I’ve experienced my first official football game and, although I didn’t understand the rules, I still had lots of fun cheering my school on with the friends I came with. There are always student-run productions every weekend so I get to support my schoolmates in their endeavors. I took a trip to New York with some of my best friends with the help of regular shuttles that Wesleyan provides. And I’m able to attend the many events be it themed parties, dinners, dances, barbecues, outing trips, concerts, open mic nights and other events every week. The problem isn’t finding out where to go; it’s deciding which one to go to!


The extracurriculars that are available have helped me as well. I’m now a part of the Wesleyan Student Assembly, the Pinoy club, the Fusion Dance Troupe, the Freeman Asian Scholars Association and the Class of 2017 Council. I signed up for a bunch of other clubs as well and I hope to be able to try new things in my stay here. We have about 150 official student groups that range from skiing to hiphop to Harry Potter to belly dancing and so much more!

The education here is amazing as well. Even though I felt inferior at first, I realized that the people surrounding me helped me grow and that’s what’s making the challenge all the more exciting. Because I’m in a liberal arts program, I’m able to try different classes that don’t necessarily have to count towards my major. I’m in a class called Taiko, which is Japanese drumming. I get to learn a little more about Japanese culture as well as have fun drumming it out with my classmates. In my classes, I’m also discovering newfound interests. My psychology class is even making me consider taking a double major! With the support from faculty and their openness with the students, it makes it possible to do.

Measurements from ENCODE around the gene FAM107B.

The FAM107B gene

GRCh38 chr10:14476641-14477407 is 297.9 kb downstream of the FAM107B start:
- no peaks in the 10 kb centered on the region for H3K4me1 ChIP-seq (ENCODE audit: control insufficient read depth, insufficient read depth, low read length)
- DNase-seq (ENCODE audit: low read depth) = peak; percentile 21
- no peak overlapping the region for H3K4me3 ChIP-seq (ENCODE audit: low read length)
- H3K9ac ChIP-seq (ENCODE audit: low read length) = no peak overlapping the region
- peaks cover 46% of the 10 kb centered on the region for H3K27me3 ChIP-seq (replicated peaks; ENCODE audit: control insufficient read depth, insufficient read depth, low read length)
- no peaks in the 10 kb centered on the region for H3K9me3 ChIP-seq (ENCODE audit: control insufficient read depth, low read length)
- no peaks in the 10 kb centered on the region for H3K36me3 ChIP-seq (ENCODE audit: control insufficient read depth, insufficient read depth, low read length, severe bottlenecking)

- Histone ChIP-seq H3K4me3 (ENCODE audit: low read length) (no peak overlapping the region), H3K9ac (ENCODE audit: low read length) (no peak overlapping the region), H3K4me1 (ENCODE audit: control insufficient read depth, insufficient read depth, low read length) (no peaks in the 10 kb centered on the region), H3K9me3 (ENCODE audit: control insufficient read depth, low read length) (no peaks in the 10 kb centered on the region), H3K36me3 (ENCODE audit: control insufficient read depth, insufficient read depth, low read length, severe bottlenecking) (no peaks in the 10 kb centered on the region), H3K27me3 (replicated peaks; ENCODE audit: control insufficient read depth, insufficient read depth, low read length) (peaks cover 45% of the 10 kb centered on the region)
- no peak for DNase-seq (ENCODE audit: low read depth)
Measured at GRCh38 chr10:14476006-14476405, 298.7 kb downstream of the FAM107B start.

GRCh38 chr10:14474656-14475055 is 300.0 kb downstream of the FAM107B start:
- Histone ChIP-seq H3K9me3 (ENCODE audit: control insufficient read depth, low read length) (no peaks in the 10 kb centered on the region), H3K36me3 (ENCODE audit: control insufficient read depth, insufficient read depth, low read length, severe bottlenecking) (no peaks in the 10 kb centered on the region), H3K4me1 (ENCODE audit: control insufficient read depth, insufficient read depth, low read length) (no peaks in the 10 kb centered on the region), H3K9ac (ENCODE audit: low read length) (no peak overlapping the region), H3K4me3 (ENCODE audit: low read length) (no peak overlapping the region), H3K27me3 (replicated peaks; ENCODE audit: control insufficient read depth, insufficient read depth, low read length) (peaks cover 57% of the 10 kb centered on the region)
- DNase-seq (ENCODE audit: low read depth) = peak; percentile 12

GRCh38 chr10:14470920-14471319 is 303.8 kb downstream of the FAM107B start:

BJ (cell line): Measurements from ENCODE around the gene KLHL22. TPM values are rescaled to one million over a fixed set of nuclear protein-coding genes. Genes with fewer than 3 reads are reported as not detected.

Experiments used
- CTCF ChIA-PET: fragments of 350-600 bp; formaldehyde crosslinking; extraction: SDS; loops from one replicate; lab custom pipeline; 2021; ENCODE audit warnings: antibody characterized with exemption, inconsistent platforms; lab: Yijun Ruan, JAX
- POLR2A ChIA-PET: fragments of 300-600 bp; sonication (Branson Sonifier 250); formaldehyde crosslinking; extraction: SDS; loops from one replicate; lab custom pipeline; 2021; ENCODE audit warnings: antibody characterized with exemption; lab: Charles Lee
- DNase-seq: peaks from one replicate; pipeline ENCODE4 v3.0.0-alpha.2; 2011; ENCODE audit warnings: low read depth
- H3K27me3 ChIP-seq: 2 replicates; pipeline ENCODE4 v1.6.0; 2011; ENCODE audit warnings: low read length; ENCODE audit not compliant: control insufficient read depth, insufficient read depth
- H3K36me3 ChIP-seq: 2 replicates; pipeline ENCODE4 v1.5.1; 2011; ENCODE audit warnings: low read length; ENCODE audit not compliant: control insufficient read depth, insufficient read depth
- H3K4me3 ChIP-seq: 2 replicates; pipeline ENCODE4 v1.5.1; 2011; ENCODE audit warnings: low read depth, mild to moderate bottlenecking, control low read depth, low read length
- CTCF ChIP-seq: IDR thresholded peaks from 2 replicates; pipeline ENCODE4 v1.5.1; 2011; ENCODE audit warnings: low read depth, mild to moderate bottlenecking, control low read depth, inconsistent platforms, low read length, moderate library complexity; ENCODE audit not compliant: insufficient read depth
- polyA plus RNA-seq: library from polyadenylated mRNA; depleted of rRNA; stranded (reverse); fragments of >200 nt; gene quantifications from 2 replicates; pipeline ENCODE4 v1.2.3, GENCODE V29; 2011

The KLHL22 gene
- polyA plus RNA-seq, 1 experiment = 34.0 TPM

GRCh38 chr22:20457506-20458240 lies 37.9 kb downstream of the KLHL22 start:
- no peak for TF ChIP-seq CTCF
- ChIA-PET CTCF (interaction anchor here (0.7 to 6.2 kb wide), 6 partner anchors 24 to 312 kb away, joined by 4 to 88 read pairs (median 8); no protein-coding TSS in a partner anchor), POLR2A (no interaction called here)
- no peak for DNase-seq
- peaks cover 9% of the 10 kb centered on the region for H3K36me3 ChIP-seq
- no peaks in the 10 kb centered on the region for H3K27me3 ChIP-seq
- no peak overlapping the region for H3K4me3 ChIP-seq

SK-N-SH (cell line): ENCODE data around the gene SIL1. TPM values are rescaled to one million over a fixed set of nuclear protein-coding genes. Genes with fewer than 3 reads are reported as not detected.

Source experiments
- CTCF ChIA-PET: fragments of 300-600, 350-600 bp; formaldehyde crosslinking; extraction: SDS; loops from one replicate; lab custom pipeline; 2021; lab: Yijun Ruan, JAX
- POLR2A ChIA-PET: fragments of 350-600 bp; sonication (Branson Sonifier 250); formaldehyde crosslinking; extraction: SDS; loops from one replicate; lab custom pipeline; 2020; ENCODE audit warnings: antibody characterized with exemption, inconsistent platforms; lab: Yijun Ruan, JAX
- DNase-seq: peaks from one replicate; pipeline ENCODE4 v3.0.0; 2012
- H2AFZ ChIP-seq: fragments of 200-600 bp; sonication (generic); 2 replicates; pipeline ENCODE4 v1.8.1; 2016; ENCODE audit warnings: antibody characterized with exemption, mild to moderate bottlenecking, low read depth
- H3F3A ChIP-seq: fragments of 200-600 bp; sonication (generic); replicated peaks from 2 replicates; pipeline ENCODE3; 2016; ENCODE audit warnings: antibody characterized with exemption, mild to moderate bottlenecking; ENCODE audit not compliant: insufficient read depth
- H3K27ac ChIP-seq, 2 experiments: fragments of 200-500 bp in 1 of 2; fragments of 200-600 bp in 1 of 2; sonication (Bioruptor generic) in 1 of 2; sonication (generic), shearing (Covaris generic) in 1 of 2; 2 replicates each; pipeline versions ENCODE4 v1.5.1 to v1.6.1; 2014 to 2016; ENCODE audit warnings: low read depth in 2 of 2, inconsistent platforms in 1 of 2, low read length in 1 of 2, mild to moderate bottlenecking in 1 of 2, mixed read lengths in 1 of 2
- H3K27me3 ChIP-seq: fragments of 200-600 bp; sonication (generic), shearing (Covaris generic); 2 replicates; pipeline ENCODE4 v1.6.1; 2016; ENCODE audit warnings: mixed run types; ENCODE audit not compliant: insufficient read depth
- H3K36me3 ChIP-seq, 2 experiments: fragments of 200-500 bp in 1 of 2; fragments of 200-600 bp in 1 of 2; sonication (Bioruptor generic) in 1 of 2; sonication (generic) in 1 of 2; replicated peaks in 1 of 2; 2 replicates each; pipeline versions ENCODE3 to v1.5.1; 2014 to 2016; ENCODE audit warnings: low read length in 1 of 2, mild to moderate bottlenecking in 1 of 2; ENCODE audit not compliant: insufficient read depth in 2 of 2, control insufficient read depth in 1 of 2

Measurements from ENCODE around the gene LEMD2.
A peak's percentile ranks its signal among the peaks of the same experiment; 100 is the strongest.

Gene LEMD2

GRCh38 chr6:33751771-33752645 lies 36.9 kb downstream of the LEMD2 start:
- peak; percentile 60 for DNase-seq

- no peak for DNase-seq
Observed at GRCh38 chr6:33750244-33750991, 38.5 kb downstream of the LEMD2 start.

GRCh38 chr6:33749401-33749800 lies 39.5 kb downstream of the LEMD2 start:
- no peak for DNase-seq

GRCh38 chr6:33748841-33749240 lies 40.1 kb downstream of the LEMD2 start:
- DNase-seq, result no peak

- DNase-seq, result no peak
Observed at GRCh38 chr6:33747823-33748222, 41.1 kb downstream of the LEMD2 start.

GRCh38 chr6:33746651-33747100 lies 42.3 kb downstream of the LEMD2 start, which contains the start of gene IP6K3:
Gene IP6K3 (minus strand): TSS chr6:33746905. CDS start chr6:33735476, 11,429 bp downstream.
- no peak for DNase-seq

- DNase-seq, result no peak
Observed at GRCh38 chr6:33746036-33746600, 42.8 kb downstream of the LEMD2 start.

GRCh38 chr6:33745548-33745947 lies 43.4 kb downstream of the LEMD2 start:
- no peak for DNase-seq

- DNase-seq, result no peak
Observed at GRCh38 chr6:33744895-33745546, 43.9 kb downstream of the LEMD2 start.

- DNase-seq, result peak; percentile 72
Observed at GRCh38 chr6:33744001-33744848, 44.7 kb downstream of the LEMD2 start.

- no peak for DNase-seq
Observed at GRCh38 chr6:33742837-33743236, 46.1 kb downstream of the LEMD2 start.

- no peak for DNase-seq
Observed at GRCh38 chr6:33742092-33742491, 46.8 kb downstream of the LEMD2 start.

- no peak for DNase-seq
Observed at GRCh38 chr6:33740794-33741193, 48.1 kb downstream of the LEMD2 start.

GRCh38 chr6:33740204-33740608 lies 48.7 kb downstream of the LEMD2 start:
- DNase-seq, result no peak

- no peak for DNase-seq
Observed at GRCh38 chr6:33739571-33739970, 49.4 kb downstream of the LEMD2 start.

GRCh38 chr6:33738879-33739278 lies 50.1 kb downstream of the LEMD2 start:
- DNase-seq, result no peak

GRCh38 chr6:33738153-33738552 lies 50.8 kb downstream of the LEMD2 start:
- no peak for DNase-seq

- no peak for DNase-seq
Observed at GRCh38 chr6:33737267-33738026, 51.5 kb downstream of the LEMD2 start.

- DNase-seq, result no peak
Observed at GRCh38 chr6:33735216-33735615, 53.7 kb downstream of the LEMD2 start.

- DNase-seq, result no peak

I do still miss my family and friends back home but I’m finding ones I can be my weird self with little by little. Cliché as it may sound, my true friends will still be there for me no matter the distance, no matter the loss of proximity, no matter what. The people here may be harder to get to know, but once I got to know them, I was amazingly pleased. I met a Japanese person who has lived in Paris and Houston, a Taiwanese scholar who knows Chinese, French, and Thai, a musician who can play the saxophone, ukulele, guitar, piano and gamelan by ear, a person with two step dads and an autistic brother but still finds happiness in the beauty of photography, a Palestinian math genius, a British philanthropist who spent a part of her gap year working in a farm and a Filipino who knows anything and everything about Japan. These diverse sets of people from all walks of life make things more interesting. My eyes open to the realities of life and the beauty that the world has to offer. 

I’m gaining more friends, learning through different experiences, challenging my limits and understanding more about the world and, of course, myself. I still can’t wait until my countdown reaches zero, but, at least now, I’m discovering happiness in every single day leading up to it. 

Mikaela Reyes graduated from Philippine Science High School in 2013. She now attends Wesleyan University in Middletown, CT as part of the class of 2017.